Video visits with primary care providers became popular during the COVID-19 pandemic and are likely here to stay. After all, when you have a common health issue, like an earache, pink eye or the flu, it’s a lot easier to meet with your provider via a 15-minute video chat than to travel to their office to see them in person.
However, if you’ve never done a video visit before, you may need to do a little prep work first. Otherwise, it can be overwhelming, and both you and your provider may not have all the information you need for a successful visit.
Before you meet with your provider virtually, run through this checklist.
Find a good place in your home for your visit
Before you get started, think about where the best place to conduct your video visit might be. You’ll need to choose a room that is quiet, especially if you have kids, pets or roommates who may interrupt you. You’ll also want a space that is well lit, so your provider can see you and examine any physical symptoms you have.
Test your technology
You’ll use your smartphone, tablet or computer for your video visit, so you’ll want to make sure they’re charged up and ready for the appointment. Your volume should be turned up, and your microphone and camera should be working. Depending on who you are doing your visit with, you may need to download an app.
Take pictures if necessary
In some cases, you may need to provide pictures. For example, maybe you have a rash on your back, or a bruise on your leg. If you have the opportunity, send the picture in when you book the appointment.
Think of any questions you may have
You may also want to write down a list of questions you have for the provider. This might include things like:
- Am I contagious?
- Is it normal to feel this way?
- What can I do for pain?
- When should I expect this to heal?
Make a list of your prescriptions
Your doctor will also need to know what medications you’re currently taking. This helps them prescribe new medications that won’t interfere with the old ones. Make a list of their names, as well as the amount you take and how often. You may also need to explain why you take some medications. Be sure to also include any over-the-counter medicine you take on a regular basis.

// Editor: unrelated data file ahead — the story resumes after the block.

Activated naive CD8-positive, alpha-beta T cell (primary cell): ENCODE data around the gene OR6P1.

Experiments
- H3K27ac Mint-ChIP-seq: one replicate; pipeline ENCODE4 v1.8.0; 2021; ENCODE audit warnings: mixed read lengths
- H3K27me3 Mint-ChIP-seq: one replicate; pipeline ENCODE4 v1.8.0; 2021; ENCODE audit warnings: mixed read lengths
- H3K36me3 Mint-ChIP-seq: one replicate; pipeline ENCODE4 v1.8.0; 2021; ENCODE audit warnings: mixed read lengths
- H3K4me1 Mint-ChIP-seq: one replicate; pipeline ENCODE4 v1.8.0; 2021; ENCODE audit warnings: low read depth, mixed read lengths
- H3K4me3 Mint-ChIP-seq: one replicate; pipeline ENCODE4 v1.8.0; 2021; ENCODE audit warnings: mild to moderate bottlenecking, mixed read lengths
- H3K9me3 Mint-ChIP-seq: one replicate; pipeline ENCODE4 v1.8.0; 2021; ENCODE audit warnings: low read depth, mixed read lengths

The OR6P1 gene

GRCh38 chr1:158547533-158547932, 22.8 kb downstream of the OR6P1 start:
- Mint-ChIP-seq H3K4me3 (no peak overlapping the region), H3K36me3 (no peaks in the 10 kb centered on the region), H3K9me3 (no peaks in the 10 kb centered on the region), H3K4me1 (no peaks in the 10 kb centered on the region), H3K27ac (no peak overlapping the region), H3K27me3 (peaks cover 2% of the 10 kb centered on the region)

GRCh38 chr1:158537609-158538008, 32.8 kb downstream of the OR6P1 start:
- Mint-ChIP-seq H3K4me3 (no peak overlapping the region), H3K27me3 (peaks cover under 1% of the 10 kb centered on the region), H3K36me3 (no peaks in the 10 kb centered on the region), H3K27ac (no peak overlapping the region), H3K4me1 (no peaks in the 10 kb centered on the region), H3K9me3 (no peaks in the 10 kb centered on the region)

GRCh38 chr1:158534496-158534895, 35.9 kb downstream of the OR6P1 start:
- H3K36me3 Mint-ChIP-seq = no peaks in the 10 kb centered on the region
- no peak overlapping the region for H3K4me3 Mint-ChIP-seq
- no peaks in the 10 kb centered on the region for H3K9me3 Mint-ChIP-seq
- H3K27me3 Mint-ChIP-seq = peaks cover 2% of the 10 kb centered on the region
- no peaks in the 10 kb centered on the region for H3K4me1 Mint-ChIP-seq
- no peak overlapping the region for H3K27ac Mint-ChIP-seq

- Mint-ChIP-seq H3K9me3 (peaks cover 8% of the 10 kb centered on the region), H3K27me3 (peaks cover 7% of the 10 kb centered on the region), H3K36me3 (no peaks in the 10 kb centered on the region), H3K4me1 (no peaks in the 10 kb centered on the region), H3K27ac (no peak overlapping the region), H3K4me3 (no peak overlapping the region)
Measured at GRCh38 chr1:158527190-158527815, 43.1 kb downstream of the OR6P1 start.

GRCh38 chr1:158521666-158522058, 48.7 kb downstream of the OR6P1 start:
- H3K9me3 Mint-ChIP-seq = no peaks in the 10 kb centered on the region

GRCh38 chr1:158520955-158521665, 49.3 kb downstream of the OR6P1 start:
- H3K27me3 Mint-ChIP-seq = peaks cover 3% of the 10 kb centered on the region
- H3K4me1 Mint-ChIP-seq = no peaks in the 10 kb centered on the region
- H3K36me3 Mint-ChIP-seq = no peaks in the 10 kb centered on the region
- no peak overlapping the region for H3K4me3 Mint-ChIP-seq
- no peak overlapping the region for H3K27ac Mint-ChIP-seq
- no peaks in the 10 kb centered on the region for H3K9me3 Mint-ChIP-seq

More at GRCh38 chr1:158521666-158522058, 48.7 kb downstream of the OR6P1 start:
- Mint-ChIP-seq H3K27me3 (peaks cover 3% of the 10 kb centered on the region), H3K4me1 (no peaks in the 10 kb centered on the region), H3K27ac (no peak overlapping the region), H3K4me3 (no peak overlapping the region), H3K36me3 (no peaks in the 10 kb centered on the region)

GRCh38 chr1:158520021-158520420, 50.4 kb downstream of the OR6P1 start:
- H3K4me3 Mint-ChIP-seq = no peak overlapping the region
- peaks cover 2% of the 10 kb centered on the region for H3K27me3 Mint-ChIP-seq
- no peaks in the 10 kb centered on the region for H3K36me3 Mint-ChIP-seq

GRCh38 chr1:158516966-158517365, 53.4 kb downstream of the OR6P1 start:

Know your other doctors’ information
Do you have other doctors you see? If so, you’ll want to have their names and contact information on hand, too. These doctors could include your cardiologist, dermatologist, OB/GYN or psychiatrist, to name a few.
Have your medical history information available
Your doctor will likely want to know your medical history, especially if it’s your first time seeing them. And even if you are already established with the provider, make sure you have a list of any conditions you have, any allergies you have and any major illnesses or surgeries you’ve had since your last check-up.
Have any medical devices handy
Thermometer, scale, blood pressure cuff, pulse oximeter, blood sugar monitor — make sure any medical devices you can use to test your vital signs are handy. Your provider may want to see a current reading during your video visit.
Take notes, if possible
Finally, have a pen and notepad handy so you can take notes. Your provider may tell you to purchase an over-the-counter medication or to follow special instructions to keep something clean. Writing it down can help you remember the important details.